Read more...


Antibacterial graphene 'paper' could lead to better bandages

A new antibacterial paper could lead to food wrappers that keep food fresh longer, shoes that never stink, and bandages with a built-in ability to deter infection. It turns out a paper-like material made of graphene -- thin sheets of carbon just a single atom thick -- have
Read more...


Memristors to Be Used by US Military to Create Simulated Brains

DARPA's ardent desire to realise every sci-fi concept ever dreamed of continues with a biologically-inspired computer project which aims for feline brain functionality. But this time it's pinning its hopes on memristor devices which can simulate the behaviour of biological synapses in the brain. Memristors
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Video: MIT Students' DIY "Minority Report" Glove Mouse

Many augmented reality projects like to cite Minority Report as an inspiration, but MIT's Glove Mouse project takes a very direct cue from the touch-free display manipulations of Tom Cruise's character in the film. In a new video, the glove mouse shows off its wireless stuff. MIT
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Russia Plans Cupertino 2, a Scientific City Modelled on Silicon Valley

Russia's oil reserves have given the nation considerable political muscle, but Russian leaders also want to resurrect some scientific grandeur. Now they hope to build its first scientific city since the Berlin Wall came down, and they're looking to California's Silicon Valley for inspiration,
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Physicist Creates Most Magnetic Material on Earth, Might Overturn Laws of Physics

A more powerful magnetic material may have emerged to topple previous record-holder iron cobalt, until now the most magnetic material on Earth. The new iron and nitrogen compound might also force physicists to revise their understanding of magnetism, according to the Minnesota
Read more...


The Shocking Truth: How To Make High-Voltage Sparks

I've always thought it would be funny to build scale-size exploding grain silos for a model train
Read more...


Mozzie-Zapping Laser Entrepreneur Turns Sights on Space Power

A laser-obsessed entrepreneur whose mosquito-zapping project demoed at the TED 2010 conference has bigger plans for energy beams. Tom Nugent envisions using lasers to deliver energy over long distances -- whether that means juicing up an aerial drone's batteries or beaming solar space power
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Physicist Creates Most Magnetic Material on Earth, Might Overturn Laws of Physics

A more powerful magnetic material may have emerged to topple previous record-holder iron cobalt, until now the most magnetic material on Earth. The new iron and nitrogen compound might also force physicists to revise their understanding of magnetism, according to the Minnesota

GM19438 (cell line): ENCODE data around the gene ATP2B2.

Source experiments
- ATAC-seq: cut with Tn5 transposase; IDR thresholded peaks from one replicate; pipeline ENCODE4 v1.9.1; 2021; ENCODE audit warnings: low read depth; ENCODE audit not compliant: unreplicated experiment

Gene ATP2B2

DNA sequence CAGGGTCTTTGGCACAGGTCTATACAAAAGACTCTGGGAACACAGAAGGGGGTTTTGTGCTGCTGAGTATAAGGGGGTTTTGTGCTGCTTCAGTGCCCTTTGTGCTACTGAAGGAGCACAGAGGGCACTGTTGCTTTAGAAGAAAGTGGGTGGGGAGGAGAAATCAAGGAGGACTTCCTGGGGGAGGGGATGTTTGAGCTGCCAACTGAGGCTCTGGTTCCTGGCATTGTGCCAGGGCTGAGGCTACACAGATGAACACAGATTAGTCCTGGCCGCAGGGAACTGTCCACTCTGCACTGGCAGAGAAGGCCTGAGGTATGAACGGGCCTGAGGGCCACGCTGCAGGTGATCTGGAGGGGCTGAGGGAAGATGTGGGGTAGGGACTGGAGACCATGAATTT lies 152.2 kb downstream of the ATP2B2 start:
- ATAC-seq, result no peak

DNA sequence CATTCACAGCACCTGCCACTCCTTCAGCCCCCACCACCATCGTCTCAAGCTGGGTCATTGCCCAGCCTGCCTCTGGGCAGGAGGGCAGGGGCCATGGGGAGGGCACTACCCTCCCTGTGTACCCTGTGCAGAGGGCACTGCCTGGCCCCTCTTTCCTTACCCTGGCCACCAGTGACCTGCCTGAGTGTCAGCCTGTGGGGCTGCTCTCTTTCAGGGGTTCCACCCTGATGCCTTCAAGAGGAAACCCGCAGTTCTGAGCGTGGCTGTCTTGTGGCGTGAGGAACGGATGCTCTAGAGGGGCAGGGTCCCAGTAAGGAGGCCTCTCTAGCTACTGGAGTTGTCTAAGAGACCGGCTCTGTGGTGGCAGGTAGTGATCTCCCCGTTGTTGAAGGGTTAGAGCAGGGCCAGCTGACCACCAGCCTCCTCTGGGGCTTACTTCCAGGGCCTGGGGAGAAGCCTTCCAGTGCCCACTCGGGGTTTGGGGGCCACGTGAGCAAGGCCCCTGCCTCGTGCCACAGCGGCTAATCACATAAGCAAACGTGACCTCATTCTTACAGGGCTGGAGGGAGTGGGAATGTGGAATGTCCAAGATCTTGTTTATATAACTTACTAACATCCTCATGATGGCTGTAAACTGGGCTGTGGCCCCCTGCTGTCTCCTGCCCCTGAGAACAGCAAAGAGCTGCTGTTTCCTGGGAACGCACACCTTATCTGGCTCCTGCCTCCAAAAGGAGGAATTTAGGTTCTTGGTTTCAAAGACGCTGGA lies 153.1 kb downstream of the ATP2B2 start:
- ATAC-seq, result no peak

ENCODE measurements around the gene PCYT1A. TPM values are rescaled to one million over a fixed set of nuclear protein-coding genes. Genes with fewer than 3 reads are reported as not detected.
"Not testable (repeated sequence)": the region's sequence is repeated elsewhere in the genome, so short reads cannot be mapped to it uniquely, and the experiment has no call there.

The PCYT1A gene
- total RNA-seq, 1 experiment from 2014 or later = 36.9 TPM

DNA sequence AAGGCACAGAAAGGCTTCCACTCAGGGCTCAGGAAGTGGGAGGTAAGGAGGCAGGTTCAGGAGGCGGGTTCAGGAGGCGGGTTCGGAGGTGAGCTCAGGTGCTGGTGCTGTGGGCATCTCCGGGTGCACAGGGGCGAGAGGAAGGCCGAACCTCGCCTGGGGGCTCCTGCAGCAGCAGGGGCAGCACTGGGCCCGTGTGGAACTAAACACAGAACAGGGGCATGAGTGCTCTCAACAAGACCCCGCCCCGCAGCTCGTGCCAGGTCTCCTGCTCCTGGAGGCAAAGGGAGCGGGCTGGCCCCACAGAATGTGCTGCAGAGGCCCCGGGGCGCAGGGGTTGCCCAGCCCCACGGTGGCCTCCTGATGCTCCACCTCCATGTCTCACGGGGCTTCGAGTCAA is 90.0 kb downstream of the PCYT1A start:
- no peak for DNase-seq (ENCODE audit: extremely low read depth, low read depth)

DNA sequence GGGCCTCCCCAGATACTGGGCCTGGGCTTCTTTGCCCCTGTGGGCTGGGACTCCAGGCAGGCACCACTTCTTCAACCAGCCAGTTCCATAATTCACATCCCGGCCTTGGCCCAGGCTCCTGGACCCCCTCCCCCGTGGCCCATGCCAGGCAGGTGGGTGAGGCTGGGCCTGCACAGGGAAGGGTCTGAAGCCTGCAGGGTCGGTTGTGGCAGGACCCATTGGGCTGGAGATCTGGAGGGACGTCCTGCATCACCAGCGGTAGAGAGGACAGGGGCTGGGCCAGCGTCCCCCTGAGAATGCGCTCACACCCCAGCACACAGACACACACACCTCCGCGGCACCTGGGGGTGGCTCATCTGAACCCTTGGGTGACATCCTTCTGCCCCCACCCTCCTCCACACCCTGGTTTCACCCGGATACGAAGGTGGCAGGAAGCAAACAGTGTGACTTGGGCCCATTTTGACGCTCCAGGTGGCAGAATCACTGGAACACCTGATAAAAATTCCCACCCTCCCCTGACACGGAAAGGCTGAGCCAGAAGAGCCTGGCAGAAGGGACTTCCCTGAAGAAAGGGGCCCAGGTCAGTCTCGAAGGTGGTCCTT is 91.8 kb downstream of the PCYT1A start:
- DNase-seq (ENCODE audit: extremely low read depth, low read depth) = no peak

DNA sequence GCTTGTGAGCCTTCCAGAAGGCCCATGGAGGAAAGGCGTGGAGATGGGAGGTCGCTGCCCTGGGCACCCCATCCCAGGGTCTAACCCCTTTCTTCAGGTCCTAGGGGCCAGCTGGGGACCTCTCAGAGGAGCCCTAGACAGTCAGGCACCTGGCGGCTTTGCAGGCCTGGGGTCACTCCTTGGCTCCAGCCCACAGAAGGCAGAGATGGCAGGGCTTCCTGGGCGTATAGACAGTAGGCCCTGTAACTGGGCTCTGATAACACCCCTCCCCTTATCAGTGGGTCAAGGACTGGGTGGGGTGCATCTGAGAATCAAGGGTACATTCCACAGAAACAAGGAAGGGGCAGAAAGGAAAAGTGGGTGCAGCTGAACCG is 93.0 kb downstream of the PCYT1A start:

Read more...


Memristors to Be Used by US Military to Create Simulated Brains

DARPA's ardent desire to realise every sci-fi concept ever dreamed of continues with a biologically-inspired computer project which aims for feline brain functionality. But this time it's pinning its hopes on memristor devices which can simulate the behaviour of biological synapses in the brain. Memristors
Read more...


Google Invests in Startup that Predicts the Future

You might think Google knows all there is to know, but apparently Google doesn't think so. The company is now seeking to know the unknowable, having just sunk an undisclosed amount
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The USA Pavilion Is a Disgrace

Many of the pavilions at the 2010 Expo in Shanghai are phenomenal, both inside and out. The USA pavilion, however, is neither. But far worse than being visually unimpressive (which it is), the essence of our representation at the largest World's Fair carries an even sadder message.
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By manipulating condensation conditions, researchers create room-temperature ice

In a breakthrough so hot it's cool, Spanish researchers have figured out how to make water freeze at room temperature. By artificially manipulating the mechanisms by which
Read more...


Smell-Visualizing Colorimeter Can Fingerprint Coffee Aromas and Toxic Gases

A cheap meter can now translate the most esoteric coffee aromas into pretty colored
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Born Again Rocketeer's DIY Crayon Rockets

Who says rockets should just be black and white? Commercial spaceflight may
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World's First Junctionless Transistor Could Revolutionize Chip Industry

Transistor junction, what's your function now? Irish researchers at the Tyndall National Institute have fabricated the world's first junctionless